Harsh reality: State's IOUs to school districts adding up

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Harsh reality: State's IOUs to school districts adding up

As state woes continue, officials worry about shortfall – and that major program, staffing cuts will have to follow

Some area students will have to forgo field trips this semester and make do with old textbooks and computers instead of getting new ones.

Some teachers may have to miss out on training seminars that are out of town.

Beyond that, area school officials said Illinois' financial crisis has had little impact on students despite the fact the state owes them hundreds of thousands and, in some cases, millions of dollars in late payments.

However, they said, that's likely to change. If they don't get more of the money they budgeted for this fiscal year and some idea of what the funding situation will be like in the coming year, deep cuts to staffing and programs will be just around the corner.

"It's a crisis," Champaign Superintendent Arthur Culver said.

And as a result, school officials said, they'll be forced to make decisions based on the bottom line, not what's best for students.

"We can't say we're going to be giving an education based on quality," Urbana Superintendent Preston Williams said. "It's based on dollars. That's the reality we're faced with."

In the 2010 fiscal year, which began July 1, 2009, the state has made the twice-monthly general state aid payments to local districts on time, thanks in part to federal stimulus money that will be gone June 30.

But superintendents, some of whom get anywhere from 40 percent to 55 percent of their revenue from the state, said they have received little or no money for mandated "categoricals" such as transportation and special education, as well as early childhood block grants, textbooks and career tech education.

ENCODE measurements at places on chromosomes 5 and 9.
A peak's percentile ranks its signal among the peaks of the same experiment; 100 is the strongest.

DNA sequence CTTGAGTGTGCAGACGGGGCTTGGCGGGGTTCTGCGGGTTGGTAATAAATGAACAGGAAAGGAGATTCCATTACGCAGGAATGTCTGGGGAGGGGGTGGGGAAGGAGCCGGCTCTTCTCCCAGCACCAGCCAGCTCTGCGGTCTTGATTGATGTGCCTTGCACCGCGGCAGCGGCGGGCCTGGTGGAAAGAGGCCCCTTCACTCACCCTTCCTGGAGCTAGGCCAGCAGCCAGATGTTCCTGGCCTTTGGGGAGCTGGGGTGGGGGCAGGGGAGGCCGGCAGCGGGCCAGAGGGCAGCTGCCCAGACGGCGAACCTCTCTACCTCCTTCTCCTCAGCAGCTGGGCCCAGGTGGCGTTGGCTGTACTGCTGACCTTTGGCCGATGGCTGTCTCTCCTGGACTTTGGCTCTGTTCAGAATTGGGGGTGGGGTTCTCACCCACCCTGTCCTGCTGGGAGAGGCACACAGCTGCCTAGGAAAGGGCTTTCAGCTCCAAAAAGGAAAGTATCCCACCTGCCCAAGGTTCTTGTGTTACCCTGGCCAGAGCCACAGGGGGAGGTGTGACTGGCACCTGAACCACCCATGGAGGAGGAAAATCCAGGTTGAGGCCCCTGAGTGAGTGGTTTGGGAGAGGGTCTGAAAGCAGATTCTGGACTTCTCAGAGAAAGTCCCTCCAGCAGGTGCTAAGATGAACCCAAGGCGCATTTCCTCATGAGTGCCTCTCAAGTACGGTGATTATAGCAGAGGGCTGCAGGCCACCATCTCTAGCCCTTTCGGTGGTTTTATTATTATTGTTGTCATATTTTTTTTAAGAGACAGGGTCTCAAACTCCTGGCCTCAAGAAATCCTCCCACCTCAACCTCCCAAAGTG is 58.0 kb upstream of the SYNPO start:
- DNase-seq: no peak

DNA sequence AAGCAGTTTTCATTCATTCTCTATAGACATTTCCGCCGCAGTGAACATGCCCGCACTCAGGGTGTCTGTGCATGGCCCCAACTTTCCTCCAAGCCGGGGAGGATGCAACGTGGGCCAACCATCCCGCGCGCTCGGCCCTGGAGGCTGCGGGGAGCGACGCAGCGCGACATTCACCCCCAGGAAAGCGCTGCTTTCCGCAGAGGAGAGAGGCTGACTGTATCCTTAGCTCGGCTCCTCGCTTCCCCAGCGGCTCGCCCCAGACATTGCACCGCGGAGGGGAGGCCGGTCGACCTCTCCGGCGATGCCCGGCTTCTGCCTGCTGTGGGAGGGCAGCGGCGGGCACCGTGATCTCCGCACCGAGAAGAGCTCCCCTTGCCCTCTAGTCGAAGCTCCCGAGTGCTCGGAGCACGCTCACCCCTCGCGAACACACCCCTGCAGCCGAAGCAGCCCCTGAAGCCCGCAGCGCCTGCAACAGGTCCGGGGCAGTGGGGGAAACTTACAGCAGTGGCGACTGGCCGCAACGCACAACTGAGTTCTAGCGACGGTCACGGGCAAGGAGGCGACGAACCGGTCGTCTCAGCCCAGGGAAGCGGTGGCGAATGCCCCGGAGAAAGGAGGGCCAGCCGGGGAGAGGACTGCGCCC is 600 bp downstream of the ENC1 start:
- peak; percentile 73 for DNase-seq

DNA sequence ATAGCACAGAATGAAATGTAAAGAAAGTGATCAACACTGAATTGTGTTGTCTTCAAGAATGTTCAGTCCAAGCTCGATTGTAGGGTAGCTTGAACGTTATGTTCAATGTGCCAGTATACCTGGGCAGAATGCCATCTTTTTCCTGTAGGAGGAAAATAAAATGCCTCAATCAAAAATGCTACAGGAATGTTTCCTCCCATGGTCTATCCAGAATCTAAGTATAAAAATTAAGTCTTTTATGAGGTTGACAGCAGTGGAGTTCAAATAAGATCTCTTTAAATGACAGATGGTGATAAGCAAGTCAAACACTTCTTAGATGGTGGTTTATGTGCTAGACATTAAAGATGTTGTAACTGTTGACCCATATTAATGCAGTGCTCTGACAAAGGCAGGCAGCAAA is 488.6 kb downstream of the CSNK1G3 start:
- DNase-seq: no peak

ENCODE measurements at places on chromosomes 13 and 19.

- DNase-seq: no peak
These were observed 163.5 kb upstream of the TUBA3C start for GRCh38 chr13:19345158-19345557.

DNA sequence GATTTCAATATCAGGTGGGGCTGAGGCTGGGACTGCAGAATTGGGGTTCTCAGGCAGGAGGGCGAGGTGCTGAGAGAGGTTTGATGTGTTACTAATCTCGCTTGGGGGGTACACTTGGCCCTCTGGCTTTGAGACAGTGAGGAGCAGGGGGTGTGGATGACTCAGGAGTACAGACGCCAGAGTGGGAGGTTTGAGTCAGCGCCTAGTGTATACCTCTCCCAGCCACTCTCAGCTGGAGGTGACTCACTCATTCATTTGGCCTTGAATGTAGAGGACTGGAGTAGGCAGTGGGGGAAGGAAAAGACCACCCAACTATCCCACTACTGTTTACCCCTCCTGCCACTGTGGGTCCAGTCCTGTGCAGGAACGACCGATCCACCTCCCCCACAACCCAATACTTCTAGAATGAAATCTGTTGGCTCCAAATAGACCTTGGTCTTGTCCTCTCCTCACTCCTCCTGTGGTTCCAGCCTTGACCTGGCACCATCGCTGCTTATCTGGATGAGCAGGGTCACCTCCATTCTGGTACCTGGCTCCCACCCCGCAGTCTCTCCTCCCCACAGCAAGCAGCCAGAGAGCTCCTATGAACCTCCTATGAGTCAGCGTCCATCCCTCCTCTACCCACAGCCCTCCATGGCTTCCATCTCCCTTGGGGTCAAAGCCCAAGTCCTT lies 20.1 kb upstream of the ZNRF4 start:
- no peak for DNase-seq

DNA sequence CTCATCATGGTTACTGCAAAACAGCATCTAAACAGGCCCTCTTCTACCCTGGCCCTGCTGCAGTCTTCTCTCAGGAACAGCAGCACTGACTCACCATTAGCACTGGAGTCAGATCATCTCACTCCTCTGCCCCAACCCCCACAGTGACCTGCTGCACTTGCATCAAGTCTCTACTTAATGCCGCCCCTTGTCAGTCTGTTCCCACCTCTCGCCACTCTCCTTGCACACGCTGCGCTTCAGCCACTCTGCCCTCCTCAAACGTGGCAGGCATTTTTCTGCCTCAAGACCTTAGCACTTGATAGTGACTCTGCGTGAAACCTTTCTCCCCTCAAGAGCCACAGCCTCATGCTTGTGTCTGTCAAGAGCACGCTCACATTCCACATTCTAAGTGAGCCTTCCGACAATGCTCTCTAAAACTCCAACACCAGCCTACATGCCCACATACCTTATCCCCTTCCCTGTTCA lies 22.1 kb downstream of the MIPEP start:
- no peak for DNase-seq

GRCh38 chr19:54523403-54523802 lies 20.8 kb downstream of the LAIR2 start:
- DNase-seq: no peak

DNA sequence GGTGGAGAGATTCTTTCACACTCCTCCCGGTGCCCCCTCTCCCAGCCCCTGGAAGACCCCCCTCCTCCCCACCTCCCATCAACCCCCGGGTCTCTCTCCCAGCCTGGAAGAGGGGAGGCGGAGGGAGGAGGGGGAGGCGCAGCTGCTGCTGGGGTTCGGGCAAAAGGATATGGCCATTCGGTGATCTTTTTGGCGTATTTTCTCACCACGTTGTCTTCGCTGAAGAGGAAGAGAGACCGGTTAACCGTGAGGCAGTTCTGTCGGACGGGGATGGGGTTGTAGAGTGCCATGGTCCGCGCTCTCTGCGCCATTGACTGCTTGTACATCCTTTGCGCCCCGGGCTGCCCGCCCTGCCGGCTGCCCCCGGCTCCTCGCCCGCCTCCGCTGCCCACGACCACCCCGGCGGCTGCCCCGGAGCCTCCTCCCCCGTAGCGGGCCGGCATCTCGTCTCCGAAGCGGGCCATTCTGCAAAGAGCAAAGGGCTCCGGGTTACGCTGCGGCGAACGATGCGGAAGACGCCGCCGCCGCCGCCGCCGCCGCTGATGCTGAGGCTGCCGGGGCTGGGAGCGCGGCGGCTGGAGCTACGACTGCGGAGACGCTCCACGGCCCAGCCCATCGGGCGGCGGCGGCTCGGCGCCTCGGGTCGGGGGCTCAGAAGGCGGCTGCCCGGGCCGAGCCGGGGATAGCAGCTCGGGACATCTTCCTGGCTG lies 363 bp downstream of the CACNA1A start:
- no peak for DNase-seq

The state comptroller's office has a backlog of 15,230 unpaid vouchers from the Illinois State Board of Education totalling $613.51 million, spokeswoman Carol Knowles said earlier this week.

"We've been able to bring that down significantly," Knowles said. She said the total was $1 billion in December, but the comptroller released millions for transportation and special education this month.

That's money local districts should have gotten in September, school officials pointed out. Without it, they still have had to provide transportation, special education, early childhood and other services and pay for it on their own.

Effects will get more direct

"We open our doors, go pick (students) up, bring them home," Fisher Superintendent Barb Thompson said, adding that most people don't yet see the effect of the payments that haven't been made.

But, she said, "We're impacted already. It's a matter of trying to keep the cash flow coming ... for bills that would be paid (with state money)."

School districts have used their cash reserves to pay those bills. They've also tightened their belts.

At Potomac Elementary School, Superintendent Jamie Dorsey suspended field trips.

In Danville, administrators called for a "modified" freeze on spending for most staff development, travel and supplies.